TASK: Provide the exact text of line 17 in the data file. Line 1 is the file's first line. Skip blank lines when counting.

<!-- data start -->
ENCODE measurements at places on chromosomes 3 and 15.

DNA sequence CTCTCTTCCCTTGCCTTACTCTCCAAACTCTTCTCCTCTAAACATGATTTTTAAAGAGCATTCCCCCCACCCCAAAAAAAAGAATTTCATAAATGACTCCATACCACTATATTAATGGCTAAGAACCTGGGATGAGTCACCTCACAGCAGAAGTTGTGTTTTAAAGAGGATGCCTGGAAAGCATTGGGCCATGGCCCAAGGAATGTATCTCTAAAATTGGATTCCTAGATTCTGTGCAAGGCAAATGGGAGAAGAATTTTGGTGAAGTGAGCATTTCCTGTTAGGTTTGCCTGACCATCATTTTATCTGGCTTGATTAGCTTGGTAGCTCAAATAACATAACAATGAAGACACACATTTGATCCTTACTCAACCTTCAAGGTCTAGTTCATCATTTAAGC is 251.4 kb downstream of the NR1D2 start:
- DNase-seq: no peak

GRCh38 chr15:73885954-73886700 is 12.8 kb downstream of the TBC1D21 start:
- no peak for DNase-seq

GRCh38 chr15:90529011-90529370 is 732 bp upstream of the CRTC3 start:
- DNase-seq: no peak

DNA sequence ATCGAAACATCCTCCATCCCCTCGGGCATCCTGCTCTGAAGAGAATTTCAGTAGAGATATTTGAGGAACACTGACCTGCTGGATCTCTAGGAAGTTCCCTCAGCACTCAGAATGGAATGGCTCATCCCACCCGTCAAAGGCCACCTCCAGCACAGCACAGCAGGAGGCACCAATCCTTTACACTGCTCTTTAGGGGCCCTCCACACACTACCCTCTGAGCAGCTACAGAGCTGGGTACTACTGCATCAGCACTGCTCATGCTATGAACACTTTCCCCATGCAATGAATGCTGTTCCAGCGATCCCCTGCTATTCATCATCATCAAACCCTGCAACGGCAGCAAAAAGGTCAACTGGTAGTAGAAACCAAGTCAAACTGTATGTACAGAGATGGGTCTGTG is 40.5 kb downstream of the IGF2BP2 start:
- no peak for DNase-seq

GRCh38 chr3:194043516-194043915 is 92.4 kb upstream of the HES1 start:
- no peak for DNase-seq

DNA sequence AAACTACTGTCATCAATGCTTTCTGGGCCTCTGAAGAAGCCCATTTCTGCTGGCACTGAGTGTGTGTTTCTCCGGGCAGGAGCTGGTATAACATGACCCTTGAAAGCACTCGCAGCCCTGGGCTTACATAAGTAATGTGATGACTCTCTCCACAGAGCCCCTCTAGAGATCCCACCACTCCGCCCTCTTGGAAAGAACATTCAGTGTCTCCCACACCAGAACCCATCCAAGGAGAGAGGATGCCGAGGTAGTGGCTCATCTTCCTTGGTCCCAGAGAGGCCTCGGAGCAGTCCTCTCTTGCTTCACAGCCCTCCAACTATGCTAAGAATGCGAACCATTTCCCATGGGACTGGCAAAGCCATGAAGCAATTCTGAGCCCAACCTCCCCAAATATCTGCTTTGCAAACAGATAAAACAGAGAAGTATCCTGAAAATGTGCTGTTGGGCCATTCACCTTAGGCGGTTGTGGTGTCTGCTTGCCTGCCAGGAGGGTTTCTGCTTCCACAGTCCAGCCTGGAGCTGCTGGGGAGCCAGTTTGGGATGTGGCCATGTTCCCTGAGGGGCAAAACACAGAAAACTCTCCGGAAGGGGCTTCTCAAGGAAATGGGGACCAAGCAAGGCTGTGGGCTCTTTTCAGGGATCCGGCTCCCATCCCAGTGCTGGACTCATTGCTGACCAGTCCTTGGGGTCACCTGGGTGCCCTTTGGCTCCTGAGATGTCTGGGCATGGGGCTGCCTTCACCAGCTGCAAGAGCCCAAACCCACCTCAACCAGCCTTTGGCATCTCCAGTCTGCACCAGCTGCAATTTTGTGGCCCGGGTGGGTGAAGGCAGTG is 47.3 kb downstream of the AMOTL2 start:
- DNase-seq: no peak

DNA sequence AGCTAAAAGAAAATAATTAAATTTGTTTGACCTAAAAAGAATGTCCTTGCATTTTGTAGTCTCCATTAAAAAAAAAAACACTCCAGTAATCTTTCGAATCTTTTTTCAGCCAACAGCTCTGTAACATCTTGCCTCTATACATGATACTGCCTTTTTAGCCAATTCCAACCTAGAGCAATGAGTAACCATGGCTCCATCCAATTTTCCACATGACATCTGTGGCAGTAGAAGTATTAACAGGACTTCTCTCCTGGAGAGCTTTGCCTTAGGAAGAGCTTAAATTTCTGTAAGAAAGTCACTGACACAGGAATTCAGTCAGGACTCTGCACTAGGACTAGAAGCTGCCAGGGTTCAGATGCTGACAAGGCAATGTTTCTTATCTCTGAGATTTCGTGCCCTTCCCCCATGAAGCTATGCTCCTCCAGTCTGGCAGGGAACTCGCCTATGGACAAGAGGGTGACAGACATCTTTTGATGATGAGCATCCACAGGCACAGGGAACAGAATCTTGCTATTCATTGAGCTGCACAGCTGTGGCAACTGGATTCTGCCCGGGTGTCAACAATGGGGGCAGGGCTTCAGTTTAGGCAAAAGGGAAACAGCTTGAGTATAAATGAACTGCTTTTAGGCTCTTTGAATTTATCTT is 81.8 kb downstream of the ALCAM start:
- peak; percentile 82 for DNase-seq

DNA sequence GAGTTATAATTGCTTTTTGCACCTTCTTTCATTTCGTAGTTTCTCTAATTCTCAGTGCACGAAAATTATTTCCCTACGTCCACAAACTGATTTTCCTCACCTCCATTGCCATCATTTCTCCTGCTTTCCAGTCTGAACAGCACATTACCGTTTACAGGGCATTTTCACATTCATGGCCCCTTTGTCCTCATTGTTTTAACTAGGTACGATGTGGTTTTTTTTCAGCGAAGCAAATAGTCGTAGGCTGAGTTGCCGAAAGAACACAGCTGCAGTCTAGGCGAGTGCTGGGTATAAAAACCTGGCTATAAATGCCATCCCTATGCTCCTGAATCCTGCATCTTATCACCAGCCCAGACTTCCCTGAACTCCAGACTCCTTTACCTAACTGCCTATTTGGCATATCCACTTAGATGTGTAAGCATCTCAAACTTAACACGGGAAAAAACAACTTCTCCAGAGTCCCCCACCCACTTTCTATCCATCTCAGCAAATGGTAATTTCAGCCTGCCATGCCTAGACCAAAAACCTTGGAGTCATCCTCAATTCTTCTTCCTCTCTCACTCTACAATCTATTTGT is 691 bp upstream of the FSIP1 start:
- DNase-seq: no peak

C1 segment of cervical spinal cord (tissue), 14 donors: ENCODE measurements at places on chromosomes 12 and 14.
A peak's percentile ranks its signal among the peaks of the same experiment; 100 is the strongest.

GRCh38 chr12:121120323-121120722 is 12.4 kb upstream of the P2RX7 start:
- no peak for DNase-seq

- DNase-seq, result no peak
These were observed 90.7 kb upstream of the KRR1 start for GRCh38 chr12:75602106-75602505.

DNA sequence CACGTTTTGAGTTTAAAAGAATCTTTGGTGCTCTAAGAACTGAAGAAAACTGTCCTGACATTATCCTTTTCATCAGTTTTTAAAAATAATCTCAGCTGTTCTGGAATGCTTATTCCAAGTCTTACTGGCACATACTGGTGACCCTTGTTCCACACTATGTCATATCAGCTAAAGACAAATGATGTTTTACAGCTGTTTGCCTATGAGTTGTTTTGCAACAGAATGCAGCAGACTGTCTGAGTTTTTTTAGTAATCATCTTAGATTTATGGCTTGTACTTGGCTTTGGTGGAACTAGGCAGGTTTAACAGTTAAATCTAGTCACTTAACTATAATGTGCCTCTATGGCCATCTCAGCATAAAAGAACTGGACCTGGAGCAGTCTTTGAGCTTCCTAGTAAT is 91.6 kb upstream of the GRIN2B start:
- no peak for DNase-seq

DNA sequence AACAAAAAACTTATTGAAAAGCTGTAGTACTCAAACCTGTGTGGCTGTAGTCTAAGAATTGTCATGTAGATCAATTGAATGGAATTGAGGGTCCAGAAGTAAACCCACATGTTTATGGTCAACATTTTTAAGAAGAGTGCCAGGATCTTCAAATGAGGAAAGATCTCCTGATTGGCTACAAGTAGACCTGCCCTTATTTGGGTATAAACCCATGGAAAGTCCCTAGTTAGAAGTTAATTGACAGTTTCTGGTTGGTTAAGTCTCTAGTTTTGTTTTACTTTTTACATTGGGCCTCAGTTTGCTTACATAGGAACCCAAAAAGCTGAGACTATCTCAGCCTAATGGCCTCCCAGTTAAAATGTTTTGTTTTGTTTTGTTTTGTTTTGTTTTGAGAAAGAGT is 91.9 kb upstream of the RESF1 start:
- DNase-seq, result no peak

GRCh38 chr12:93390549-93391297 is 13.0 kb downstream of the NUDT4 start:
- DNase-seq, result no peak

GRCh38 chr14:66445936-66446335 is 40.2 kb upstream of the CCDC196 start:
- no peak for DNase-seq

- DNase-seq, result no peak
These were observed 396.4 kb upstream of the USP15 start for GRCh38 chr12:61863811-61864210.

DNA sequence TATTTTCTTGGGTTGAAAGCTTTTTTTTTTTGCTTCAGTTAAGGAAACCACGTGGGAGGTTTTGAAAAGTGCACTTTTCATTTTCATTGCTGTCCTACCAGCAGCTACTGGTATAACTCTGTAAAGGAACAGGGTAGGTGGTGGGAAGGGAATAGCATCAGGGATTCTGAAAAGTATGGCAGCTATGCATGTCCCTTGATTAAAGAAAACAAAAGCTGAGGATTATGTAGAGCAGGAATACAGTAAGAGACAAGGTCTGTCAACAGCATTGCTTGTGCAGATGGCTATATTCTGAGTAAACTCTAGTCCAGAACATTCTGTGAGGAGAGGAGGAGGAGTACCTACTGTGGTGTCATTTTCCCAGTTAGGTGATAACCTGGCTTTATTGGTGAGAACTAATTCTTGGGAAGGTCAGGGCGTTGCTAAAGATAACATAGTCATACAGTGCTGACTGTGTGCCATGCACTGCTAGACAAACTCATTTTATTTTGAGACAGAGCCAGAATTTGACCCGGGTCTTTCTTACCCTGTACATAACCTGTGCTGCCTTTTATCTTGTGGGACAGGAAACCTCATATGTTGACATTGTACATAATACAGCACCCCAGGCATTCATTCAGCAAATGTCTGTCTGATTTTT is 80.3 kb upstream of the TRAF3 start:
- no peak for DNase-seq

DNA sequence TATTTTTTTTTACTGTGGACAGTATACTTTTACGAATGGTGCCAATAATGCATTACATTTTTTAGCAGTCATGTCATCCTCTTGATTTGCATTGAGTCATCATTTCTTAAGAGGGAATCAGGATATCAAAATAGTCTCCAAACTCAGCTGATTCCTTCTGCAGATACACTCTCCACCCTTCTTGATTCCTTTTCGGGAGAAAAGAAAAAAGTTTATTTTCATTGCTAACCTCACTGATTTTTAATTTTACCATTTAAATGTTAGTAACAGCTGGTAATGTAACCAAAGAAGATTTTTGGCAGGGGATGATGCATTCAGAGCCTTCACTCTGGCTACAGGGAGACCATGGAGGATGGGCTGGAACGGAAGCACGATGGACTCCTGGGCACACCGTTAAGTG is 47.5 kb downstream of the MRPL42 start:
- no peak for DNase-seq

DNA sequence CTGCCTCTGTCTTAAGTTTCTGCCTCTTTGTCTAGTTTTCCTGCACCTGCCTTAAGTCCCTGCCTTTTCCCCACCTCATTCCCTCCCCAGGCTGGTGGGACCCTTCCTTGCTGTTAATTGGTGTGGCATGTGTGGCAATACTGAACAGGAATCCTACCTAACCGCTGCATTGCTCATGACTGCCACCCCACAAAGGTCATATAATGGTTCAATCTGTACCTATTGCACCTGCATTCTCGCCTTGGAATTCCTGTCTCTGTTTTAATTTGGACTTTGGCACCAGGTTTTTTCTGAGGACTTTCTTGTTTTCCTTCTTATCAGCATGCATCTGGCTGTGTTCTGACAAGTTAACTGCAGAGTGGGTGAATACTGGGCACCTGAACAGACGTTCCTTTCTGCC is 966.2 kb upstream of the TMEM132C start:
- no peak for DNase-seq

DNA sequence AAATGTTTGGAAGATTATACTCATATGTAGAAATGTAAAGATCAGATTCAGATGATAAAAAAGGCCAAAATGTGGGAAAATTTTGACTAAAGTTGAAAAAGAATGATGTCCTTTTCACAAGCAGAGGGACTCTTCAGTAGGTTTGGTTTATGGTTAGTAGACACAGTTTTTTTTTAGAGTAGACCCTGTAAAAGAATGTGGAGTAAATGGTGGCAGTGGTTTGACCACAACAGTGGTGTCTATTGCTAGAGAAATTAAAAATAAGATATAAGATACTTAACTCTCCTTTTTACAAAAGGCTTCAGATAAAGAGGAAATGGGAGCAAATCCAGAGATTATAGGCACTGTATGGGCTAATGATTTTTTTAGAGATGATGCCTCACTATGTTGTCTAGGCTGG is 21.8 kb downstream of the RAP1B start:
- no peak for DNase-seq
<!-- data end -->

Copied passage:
- DNase-seq: no peak